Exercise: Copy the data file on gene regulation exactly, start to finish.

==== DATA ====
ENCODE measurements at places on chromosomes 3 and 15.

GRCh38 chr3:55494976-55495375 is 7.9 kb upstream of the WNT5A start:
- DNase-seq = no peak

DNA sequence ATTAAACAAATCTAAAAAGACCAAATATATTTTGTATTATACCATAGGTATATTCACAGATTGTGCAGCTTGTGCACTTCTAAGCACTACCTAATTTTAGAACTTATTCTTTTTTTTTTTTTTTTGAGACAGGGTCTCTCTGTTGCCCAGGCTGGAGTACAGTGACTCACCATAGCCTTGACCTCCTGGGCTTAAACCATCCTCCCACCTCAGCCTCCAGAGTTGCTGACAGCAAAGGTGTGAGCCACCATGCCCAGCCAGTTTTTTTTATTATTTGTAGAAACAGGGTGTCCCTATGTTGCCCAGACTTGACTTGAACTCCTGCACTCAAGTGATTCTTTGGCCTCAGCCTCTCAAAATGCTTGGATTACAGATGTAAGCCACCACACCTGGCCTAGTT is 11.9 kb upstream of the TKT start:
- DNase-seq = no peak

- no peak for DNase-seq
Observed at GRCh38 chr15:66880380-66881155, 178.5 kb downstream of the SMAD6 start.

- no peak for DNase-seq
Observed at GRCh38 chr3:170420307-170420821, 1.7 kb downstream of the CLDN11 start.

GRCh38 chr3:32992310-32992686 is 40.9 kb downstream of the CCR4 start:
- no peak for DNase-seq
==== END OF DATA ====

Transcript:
ENCODE measurements at places on chromosomes 3 and 15.

GRCh38 chr3:55494976-55495375 is 7.9 kb upstream of the WNT5A start:
- DNase-seq = no peak

DNA sequence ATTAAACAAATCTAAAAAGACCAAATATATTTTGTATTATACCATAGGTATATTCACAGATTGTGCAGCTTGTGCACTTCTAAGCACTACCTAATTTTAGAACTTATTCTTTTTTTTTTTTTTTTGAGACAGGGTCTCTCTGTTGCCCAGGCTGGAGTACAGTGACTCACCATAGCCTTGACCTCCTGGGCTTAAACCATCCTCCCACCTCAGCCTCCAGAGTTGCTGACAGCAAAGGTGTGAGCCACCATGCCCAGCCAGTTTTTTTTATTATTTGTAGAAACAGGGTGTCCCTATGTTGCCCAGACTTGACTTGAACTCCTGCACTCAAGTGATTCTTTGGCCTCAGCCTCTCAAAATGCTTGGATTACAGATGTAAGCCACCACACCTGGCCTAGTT is 11.9 kb upstream of the TKT start:
- DNase-seq = no peak

- no peak for DNase-seq
Observed at GRCh38 chr15:66880380-66881155, 178.5 kb downstream of the SMAD6 start.

- no peak for DNase-seq
Observed at GRCh38 chr3:170420307-170420821, 1.7 kb downstream of the CLDN11 start.

GRCh38 chr3:32992310-32992686 is 40.9 kb downstream of the CCR4 start:
- no peak for DNase-seq